Credit: Freepik

Hybrid Working Attracts Far More Candidates, Yet Firms Remain Wedded To In-Office Staff Regimes

Since the new year began, a growing number of firms have begun to demand that more workers show up in-office. As a result, the hybrid model that became predominant in the Czech work environment after the pandemic is mostly settling into a 3:2 ratio in favour of the corporate office. However, some employers are considering a full return to the corporate office. In order to retain  employees who increasingly prefer the option of working from home, these employers need to address both the attractiveness of their offices and their relationships with their staff. 

According to research by Colliers, a provider of professional services in commercial real estate and investment management, the factors that strengthen feelings of belonging inside a company include, first and foremost, a strong relationship with the manager, a positive company culture, and the opportunity for employees to be actively involved in decision-making processes.

Hybrid work models that offer flexibility in terms of time and place are popular with Czech employees, as is clearly shown by reactions to job advertisements. Job offers that provide flexibility attract on average up to seven times as many applicants as offers without the possibility to work from home. 

“Employers who choose to return to full in-office work structures will therefore need to be able to offer something extra,” explained Jana Vlková, Director of Workplace Advisory and Office Agency at Colliers. “For example, in addition to an attractive working environment, they can also offer high-quality technological and ergonomic facilities, which in most cases they cannot provide to employees who work from home. In addition, a strong company culture will help to create a sense of belonging between the employee and the company. However, this is equally important for companies that maintain a hybrid working model.”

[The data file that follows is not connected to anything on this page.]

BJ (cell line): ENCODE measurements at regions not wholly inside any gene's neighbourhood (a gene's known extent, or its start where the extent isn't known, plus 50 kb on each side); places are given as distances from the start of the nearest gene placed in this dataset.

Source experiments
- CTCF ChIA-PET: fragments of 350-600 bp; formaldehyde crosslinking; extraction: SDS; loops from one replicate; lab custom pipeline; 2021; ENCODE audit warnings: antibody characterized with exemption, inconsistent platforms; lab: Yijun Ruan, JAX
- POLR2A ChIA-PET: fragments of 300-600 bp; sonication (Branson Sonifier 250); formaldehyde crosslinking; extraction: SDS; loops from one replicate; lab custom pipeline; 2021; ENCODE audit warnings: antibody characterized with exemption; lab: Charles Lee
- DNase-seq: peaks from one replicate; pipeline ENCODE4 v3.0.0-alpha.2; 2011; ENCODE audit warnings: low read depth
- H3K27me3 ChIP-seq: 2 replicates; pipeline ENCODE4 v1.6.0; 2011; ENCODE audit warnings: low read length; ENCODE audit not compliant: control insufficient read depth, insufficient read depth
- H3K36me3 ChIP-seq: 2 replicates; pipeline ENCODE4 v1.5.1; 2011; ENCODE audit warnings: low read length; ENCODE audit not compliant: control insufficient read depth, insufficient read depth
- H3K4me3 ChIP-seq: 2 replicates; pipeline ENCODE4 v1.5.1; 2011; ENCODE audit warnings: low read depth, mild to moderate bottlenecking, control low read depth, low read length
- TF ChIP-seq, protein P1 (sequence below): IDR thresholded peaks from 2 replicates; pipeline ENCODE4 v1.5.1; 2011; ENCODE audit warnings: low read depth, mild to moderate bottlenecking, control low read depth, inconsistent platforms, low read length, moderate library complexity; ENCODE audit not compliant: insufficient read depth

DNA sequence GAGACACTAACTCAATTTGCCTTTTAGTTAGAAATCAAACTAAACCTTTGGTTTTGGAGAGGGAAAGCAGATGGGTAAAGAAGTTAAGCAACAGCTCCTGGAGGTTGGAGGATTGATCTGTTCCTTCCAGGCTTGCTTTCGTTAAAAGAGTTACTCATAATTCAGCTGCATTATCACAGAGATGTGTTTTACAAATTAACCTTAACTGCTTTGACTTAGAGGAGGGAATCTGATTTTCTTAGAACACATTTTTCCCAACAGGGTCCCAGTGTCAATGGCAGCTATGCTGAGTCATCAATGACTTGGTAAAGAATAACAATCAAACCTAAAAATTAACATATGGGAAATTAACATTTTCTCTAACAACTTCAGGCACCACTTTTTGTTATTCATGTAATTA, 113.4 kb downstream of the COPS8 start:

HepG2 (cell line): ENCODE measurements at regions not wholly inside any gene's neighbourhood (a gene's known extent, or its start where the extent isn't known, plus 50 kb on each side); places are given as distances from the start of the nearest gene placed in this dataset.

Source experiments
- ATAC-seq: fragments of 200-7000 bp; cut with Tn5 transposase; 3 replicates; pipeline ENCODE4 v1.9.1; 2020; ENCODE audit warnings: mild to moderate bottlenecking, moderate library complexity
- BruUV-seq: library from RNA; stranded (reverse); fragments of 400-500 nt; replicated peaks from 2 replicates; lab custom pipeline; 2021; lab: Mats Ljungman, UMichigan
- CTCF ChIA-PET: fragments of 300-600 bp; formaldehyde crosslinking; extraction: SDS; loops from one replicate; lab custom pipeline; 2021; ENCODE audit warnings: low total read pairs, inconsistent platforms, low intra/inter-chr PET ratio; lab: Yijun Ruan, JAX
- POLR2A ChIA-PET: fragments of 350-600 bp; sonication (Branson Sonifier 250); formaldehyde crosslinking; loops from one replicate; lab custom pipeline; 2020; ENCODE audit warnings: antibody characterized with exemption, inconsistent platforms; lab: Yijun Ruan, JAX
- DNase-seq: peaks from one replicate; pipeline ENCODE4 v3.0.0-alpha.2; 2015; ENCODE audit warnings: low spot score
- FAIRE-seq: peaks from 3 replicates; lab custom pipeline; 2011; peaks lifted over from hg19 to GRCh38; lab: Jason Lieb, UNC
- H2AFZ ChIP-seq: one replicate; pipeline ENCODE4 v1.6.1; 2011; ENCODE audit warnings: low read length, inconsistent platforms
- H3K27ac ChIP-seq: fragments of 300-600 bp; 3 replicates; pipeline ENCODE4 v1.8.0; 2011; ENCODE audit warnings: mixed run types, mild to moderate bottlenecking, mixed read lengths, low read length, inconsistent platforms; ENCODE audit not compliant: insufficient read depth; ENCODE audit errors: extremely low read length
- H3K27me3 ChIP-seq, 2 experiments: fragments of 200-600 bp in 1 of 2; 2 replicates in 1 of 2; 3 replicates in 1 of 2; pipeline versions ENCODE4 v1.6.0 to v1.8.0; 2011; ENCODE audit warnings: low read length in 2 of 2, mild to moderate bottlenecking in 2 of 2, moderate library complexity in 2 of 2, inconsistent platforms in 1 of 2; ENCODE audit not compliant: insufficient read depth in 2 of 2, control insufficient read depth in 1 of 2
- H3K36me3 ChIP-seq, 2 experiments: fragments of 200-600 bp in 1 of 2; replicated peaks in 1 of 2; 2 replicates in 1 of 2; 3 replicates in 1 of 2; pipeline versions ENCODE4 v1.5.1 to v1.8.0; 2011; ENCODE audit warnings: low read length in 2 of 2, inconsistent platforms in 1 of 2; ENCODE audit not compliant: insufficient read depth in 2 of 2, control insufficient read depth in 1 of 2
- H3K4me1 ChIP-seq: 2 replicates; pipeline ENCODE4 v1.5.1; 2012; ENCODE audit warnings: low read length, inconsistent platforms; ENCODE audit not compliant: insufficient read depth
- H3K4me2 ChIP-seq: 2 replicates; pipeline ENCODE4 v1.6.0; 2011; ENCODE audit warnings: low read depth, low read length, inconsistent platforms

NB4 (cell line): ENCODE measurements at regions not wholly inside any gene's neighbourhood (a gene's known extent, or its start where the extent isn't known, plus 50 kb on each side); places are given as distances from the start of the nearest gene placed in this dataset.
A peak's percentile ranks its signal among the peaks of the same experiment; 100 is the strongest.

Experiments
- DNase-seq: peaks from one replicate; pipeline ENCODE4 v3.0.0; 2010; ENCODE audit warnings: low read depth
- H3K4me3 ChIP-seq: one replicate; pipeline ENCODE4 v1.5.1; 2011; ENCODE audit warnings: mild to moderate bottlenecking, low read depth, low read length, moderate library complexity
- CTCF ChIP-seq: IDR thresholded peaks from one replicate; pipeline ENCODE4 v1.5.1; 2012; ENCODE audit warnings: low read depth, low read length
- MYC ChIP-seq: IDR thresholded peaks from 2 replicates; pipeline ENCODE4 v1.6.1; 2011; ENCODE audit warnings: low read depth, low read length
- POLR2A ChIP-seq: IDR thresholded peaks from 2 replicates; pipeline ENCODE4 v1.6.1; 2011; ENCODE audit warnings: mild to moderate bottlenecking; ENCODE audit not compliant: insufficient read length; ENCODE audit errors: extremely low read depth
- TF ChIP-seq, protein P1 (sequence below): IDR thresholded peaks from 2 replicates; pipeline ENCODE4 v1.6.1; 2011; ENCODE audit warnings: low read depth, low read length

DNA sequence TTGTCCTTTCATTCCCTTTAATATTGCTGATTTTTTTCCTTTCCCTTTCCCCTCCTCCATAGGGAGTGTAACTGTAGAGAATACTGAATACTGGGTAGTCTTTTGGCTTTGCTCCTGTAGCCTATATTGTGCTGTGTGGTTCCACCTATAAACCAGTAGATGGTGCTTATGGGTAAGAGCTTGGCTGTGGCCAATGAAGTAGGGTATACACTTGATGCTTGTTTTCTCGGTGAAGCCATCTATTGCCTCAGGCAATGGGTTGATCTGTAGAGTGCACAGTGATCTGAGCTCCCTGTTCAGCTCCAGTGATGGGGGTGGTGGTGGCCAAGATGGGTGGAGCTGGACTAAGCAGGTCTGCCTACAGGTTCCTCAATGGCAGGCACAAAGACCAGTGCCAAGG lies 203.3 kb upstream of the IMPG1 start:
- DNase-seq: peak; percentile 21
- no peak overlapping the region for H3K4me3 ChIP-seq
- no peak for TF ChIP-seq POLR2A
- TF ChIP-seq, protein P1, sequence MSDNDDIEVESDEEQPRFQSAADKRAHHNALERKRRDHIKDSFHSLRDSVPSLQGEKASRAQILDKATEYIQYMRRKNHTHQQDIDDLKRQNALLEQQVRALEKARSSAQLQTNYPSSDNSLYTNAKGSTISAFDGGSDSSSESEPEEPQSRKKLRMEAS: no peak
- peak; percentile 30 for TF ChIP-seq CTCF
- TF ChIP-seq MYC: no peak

What do employees appreciate?

According to a recent Colliers survey, a quality and supportive relationship with a supervisor plays a crucial role in building good employer-employee relationships, as stated by 63% of respondents. An employee who has an open, constructive relationship with a manager feels supported and contributes positively to the company environment, to which they then form a strong connection. 

For 56% of employees, the company’s culture, which includes things like the transparency of the company in its policies and decision-making, its value system, and the attractiveness of the offices, all play a decisive role. Being actively involved in decision-making and innovation is considered key by 52% of employees, and for 48% of respondents, recognition of their contributions is important. The latter increases feelings of appreciation and motivates better performance.

How to make offices more attractive?

For more than half of employees, the environment in which they work plays an important role. Employers who want their staff to come back to the office therefore need to try adopting new trends in creating attractive office spaces. Not only is emphasis on focused and creative work important, but also on an environment that encourages collaboration and team meetings. 

“In today’s offices, 30-40% of the space is allocated to individual workstations and 60-70% to team collaboration and relaxation,” said Vlková. “This is a mirror reversal of the pre-pandemic situation. Smaller meeting rooms for 2-6 people are important, which also serve to support virtual meetings. Companies can also easily adapt their spaces with mobile phone booths and meeting modules for up to six people in a previously densely occupied open space.” According to Vlková, the data suggests that the investment in transformation will pay off in the form of happy, engaged employees.

Occupancy still low going into 2024

Office occupancy levels have been slow to pick up after the pandemic, averaging only around 35%, according to recent surveys. “Perhaps this is why some employers, especially international companies, are taking a more intense approach to in-office presence, in which they have often invested heavily in recent years and thus adapted their office spaces to the latest trends,” said Vlková. She added that this year will be a turning point in this respect, showing whether the hybrid model has really taken root in the Czech Republic, to the extent that there is no going back to the traditional setup.

Hybrid Working Attracts Far More Candidates, Yet Firms Remain Wedded To In-Office Staff Regimes
Reader Rating0 Votes